The key is to integrate your plan for financial freedom with your values. The two must be congruent because the goal isn’t just financial independence – the goal is true wealth and personal freedom.
For example, the spending level that honors my values as a 50 year-old, middle class, head-household, family of four, is much higher than when I was a single male straight out of college. It’s probably higher than it will be 10 years from now when my kids are grown.
You must design a financial plan to reflect whatever reality is true for you. That’s always the starting point when I begin working with coaching clients.
We co-design a wealth plan for financial freedom that integrates every aspect of their life: values, spending, life habits, skills, resources, interests and abilities.
We define their leverage points and competitive advantage into a plan specific to their needs.
Some clients save their way to wealth using the formulas discussed here. Others choose real estate and/or building a business to better leverage their passions and interests (this employs entirely different equations beyond the scope of this article).
Most use some combination of these three paths to wealth (I usually encourage two of the three paths).
One size does not fit all. Your wealth plan must fit you like a favorite pair of jeans in order for you to succeed with it. It must comfortably wrap every curve and unique attribute of your being, or it won’t feel right and you won’t stick with it long enough to succeed.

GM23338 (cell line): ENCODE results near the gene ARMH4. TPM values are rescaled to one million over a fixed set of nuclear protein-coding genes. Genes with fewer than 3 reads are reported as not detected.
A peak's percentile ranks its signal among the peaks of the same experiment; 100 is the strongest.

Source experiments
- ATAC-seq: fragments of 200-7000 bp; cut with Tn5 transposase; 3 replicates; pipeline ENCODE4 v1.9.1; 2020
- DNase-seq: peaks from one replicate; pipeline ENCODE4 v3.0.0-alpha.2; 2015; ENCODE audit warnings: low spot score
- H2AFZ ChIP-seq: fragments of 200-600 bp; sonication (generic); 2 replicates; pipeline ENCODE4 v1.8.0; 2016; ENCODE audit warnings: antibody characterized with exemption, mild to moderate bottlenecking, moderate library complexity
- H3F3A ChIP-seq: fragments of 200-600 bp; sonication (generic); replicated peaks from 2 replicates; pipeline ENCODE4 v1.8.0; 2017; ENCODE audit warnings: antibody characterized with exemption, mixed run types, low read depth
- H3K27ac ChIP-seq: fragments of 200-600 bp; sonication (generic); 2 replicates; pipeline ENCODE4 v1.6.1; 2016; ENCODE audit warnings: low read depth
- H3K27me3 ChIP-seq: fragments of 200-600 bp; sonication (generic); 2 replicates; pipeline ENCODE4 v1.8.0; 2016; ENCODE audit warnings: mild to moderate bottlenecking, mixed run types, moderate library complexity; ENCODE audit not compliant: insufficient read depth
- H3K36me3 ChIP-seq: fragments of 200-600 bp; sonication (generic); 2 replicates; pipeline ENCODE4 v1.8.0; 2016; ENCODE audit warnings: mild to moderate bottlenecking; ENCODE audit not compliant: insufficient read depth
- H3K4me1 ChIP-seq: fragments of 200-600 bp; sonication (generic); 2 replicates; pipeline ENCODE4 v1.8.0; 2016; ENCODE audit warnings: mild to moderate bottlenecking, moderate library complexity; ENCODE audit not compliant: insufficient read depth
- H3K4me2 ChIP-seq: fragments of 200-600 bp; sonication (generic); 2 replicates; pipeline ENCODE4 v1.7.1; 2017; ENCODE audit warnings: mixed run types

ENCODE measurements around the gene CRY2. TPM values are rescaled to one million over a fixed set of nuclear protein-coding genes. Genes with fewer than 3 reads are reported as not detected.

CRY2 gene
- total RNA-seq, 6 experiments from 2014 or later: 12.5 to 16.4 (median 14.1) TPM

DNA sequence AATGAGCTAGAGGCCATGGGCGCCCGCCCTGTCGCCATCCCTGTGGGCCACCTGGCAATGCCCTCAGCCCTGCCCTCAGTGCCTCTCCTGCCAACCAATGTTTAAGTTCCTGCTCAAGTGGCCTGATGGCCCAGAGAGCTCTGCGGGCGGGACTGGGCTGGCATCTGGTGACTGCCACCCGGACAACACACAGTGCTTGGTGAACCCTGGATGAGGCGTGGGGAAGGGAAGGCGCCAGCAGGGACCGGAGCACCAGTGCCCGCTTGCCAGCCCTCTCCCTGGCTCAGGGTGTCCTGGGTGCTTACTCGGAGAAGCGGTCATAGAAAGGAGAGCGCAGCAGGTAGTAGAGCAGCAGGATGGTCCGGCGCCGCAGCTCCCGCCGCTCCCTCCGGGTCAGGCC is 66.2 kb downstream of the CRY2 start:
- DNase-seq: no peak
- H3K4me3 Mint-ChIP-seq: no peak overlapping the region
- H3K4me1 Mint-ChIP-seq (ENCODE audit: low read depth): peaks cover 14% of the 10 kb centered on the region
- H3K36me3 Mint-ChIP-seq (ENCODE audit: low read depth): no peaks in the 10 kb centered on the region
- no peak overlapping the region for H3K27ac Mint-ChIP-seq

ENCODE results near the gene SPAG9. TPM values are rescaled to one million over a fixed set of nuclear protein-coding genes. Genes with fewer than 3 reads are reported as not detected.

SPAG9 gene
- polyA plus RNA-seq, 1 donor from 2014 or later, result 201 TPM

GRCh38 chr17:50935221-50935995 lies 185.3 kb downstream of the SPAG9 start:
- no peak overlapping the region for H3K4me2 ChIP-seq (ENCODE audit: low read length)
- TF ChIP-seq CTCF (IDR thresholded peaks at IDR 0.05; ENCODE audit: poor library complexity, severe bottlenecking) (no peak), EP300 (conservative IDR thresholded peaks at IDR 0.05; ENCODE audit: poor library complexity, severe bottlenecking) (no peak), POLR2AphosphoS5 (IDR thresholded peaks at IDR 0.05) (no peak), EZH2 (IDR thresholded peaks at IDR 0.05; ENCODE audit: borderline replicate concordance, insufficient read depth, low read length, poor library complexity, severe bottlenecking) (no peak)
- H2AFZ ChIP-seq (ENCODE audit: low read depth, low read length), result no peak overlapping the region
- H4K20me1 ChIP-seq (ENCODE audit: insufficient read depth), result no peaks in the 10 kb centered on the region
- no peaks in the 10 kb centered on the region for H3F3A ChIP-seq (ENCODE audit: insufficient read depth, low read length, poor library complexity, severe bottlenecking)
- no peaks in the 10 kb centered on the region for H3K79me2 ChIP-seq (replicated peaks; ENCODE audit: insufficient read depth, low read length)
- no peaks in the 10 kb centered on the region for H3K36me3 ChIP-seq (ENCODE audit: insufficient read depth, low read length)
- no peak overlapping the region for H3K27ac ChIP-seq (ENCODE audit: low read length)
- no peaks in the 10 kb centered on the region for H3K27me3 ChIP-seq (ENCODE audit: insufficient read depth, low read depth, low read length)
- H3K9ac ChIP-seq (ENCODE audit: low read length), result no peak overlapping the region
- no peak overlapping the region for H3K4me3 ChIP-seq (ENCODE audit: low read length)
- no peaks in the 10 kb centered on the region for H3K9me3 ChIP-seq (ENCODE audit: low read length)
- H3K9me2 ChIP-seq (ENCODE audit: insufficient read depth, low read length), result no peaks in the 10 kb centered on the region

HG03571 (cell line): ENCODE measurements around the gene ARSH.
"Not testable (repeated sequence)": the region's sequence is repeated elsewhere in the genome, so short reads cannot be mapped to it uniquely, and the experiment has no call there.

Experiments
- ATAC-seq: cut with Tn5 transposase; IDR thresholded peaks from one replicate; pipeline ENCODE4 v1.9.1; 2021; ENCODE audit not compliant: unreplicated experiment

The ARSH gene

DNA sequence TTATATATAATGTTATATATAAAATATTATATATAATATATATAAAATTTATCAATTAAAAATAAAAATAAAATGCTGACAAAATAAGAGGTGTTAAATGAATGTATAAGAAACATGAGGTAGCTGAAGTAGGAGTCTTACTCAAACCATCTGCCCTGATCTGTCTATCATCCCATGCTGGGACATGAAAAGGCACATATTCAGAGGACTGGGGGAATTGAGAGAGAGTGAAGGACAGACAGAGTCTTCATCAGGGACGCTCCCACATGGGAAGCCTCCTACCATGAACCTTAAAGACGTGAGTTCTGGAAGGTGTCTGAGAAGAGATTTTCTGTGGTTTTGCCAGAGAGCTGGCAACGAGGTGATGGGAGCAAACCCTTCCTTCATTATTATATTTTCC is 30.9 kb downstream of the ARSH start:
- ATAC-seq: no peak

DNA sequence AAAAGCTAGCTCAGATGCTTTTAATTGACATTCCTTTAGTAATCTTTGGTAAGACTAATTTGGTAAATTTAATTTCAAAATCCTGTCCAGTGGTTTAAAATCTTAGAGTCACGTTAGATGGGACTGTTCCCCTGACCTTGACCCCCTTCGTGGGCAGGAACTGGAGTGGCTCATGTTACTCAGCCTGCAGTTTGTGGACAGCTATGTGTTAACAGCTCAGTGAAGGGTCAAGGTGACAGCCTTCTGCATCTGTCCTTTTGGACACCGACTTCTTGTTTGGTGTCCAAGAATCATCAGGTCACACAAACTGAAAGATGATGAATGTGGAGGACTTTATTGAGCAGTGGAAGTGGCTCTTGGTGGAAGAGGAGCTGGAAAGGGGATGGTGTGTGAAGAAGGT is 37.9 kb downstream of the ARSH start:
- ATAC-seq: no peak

Getting your plan right is the first step to financial freedom on which all subsequent decisions and actions are built.
One Out of Three Paths to Wealth
In summary, the purpose of this article was to illustrate how the rules of frugality and saving your way to wealth can be applied within your wealth plan. It’s one of three potential paths to wealth.
Traditional savings strategies are usually the primary choice (coupled with real estate) for W2 employees who lack entrepreneurial dreams. Entrepreneurs will typically build wealth through their business, and park that wealth in paper assets or real estate.
There’s no such thing as one-size-fits-all when it comes to wealth planning. It’s a very personal choice.
How fast you want to achieve your wealth goals through savings (7 years? 40 years?) is purely a lifestyle choice and a statement of your personal values and priorities. The paths you choose to realize your financial dreams should reflect your life situation.
The thing to note about paper asset savings plans is they’re governed by specific mathematical rules and limitations. If you want to break out of those mathematical rules and get more creative, then you must include the other two asset categories—real estate and business.
…which is why they will be subjects of future articles, so stay tuned.
Finally, if you have any questions, everything is explained in great detail and made fully actionable in this step-by-step course showing you how to design your life to create financial independence.
Let me know how I can help.